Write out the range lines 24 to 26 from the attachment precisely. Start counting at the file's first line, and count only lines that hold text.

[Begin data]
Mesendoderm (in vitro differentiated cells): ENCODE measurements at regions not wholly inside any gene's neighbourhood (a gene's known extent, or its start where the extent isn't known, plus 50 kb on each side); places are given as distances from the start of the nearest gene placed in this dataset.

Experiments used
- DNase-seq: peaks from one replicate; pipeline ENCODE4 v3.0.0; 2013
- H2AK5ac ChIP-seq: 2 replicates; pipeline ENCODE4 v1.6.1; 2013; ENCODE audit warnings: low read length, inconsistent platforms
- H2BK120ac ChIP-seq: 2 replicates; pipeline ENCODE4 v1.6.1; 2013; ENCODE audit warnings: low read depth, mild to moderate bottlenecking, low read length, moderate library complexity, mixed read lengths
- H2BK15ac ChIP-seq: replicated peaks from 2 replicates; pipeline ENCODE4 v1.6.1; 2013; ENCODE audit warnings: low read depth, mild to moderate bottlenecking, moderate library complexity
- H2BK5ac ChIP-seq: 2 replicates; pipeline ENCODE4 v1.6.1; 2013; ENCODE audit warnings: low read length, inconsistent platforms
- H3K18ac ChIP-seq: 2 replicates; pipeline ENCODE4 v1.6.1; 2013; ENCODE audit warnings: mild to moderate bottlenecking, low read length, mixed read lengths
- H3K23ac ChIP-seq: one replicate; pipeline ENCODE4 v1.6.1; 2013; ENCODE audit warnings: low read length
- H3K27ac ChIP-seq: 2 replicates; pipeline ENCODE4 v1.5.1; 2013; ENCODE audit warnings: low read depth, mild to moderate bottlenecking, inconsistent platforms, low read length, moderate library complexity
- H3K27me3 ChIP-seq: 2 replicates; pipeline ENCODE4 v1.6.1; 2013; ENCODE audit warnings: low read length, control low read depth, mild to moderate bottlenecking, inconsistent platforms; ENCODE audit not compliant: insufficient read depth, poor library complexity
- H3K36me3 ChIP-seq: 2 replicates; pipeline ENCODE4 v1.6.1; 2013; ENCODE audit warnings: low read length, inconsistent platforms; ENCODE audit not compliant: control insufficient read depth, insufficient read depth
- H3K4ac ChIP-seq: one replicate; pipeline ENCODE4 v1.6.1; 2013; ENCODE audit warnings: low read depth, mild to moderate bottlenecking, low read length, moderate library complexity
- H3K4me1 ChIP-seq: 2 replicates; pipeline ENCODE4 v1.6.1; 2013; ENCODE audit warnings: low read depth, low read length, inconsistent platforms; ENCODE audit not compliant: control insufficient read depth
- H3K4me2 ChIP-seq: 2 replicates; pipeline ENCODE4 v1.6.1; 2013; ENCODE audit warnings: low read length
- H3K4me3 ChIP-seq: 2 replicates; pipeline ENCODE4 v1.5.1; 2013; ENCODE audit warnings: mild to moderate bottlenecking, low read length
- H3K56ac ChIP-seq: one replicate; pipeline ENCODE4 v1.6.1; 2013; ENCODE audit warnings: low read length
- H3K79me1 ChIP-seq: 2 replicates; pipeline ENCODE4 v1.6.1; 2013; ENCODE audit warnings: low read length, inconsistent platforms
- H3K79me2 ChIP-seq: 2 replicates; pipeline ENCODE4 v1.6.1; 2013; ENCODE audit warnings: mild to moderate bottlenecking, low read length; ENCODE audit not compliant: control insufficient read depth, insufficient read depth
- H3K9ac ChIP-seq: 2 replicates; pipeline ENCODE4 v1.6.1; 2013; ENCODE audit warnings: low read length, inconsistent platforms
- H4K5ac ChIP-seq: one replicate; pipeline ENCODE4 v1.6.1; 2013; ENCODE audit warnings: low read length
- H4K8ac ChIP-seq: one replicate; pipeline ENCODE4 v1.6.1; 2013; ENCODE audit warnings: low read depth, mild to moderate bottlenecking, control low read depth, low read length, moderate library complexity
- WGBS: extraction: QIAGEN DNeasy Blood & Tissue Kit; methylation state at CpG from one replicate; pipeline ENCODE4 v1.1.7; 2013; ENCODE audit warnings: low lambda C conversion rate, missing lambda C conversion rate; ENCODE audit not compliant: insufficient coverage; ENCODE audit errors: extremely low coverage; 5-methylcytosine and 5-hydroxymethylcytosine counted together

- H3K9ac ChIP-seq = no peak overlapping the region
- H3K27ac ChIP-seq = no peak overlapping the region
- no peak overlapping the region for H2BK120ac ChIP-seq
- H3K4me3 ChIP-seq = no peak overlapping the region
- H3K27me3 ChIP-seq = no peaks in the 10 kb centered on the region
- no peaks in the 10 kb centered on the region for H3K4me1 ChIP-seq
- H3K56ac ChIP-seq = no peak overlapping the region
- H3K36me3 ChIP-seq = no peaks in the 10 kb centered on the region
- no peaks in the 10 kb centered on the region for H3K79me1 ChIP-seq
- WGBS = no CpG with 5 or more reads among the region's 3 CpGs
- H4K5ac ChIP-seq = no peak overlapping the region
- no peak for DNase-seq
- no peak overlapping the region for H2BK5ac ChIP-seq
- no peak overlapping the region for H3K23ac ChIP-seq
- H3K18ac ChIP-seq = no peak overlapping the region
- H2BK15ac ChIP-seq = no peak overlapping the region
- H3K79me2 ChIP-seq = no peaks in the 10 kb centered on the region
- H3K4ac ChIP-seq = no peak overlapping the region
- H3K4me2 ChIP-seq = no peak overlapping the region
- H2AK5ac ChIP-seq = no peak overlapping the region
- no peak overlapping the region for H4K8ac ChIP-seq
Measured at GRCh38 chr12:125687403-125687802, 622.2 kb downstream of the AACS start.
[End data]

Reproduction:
- H3K9ac ChIP-seq = no peak overlapping the region
- H3K27ac ChIP-seq = no peak overlapping the region
- no peak overlapping the region for H2BK120ac ChIP-seq